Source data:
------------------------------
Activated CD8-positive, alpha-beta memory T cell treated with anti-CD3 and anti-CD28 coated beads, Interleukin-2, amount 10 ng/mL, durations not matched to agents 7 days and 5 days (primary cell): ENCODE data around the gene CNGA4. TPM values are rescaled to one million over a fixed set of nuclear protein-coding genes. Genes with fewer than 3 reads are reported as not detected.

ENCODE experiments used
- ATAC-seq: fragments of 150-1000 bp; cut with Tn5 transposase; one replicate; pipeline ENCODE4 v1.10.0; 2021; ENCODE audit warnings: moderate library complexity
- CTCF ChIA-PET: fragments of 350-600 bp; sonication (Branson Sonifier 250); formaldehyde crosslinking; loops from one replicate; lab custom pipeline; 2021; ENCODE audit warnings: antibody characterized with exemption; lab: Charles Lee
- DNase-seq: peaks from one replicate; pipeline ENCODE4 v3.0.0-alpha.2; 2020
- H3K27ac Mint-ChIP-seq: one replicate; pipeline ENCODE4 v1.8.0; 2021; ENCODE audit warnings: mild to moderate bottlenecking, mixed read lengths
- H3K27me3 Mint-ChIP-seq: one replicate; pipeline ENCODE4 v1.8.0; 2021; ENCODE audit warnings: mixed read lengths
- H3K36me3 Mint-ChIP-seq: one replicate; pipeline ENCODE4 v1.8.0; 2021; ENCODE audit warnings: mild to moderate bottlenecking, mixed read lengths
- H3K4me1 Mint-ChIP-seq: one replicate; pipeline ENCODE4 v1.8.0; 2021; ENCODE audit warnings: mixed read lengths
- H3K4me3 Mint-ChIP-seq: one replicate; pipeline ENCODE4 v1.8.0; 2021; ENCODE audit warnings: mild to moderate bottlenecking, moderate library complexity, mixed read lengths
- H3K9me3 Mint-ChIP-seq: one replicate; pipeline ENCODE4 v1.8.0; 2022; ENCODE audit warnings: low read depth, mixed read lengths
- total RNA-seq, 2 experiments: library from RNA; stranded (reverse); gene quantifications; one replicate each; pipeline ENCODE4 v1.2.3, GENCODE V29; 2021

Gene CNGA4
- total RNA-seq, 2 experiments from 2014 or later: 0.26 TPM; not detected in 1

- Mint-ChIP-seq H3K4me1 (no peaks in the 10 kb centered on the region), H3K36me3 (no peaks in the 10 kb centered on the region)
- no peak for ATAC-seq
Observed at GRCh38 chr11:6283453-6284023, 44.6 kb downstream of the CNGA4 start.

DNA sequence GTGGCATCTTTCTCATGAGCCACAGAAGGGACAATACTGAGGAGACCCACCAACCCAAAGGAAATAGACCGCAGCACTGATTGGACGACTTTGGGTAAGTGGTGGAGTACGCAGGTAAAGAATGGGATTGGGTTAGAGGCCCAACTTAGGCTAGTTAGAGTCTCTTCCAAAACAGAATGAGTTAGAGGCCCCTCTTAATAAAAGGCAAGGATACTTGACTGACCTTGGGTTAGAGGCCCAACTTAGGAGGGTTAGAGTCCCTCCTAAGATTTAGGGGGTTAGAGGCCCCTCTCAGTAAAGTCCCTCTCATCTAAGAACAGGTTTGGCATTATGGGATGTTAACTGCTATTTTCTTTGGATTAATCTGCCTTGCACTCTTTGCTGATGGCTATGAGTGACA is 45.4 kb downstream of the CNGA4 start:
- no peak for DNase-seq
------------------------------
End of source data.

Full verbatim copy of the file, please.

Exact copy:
Activated CD8-positive, alpha-beta memory T cell treated with anti-CD3 and anti-CD28 coated beads, Interleukin-2, amount 10 ng/mL, durations not matched to agents 7 days and 5 days (primary cell): ENCODE data around the gene CNGA4. TPM values are rescaled to one million over a fixed set of nuclear protein-coding genes. Genes with fewer than 3 reads are reported as not detected.

ENCODE experiments used
- ATAC-seq: fragments of 150-1000 bp; cut with Tn5 transposase; one replicate; pipeline ENCODE4 v1.10.0; 2021; ENCODE audit warnings: moderate library complexity
- CTCF ChIA-PET: fragments of 350-600 bp; sonication (Branson Sonifier 250); formaldehyde crosslinking; loops from one replicate; lab custom pipeline; 2021; ENCODE audit warnings: antibody characterized with exemption; lab: Charles Lee
- DNase-seq: peaks from one replicate; pipeline ENCODE4 v3.0.0-alpha.2; 2020
- H3K27ac Mint-ChIP-seq: one replicate; pipeline ENCODE4 v1.8.0; 2021; ENCODE audit warnings: mild to moderate bottlenecking, mixed read lengths
- H3K27me3 Mint-ChIP-seq: one replicate; pipeline ENCODE4 v1.8.0; 2021; ENCODE audit warnings: mixed read lengths
- H3K36me3 Mint-ChIP-seq: one replicate; pipeline ENCODE4 v1.8.0; 2021; ENCODE audit warnings: mild to moderate bottlenecking, mixed read lengths
- H3K4me1 Mint-ChIP-seq: one replicate; pipeline ENCODE4 v1.8.0; 2021; ENCODE audit warnings: mixed read lengths
- H3K4me3 Mint-ChIP-seq: one replicate; pipeline ENCODE4 v1.8.0; 2021; ENCODE audit warnings: mild to moderate bottlenecking, moderate library complexity, mixed read lengths
- H3K9me3 Mint-ChIP-seq: one replicate; pipeline ENCODE4 v1.8.0; 2022; ENCODE audit warnings: low read depth, mixed read lengths
- total RNA-seq, 2 experiments: library from RNA; stranded (reverse); gene quantifications; one replicate each; pipeline ENCODE4 v1.2.3, GENCODE V29; 2021

Gene CNGA4
- total RNA-seq, 2 experiments from 2014 or later: 0.26 TPM; not detected in 1

- Mint-ChIP-seq H3K4me1 (no peaks in the 10 kb centered on the region), H3K36me3 (no peaks in the 10 kb centered on the region)
- no peak for ATAC-seq
Observed at GRCh38 chr11:6283453-6284023, 44.6 kb downstream of the CNGA4 start.

DNA sequence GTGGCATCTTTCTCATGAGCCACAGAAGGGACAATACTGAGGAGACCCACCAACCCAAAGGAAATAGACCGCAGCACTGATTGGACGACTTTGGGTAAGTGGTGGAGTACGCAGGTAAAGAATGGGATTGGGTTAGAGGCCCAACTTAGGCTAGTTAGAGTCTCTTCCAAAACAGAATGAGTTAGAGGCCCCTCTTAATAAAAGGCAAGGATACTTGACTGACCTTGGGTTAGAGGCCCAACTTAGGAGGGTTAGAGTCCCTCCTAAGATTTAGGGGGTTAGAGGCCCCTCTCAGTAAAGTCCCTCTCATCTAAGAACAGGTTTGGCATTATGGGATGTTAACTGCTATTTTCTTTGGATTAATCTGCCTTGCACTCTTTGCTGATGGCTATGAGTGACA is 45.4 kb downstream of the CNGA4 start:
- no peak for DNase-seq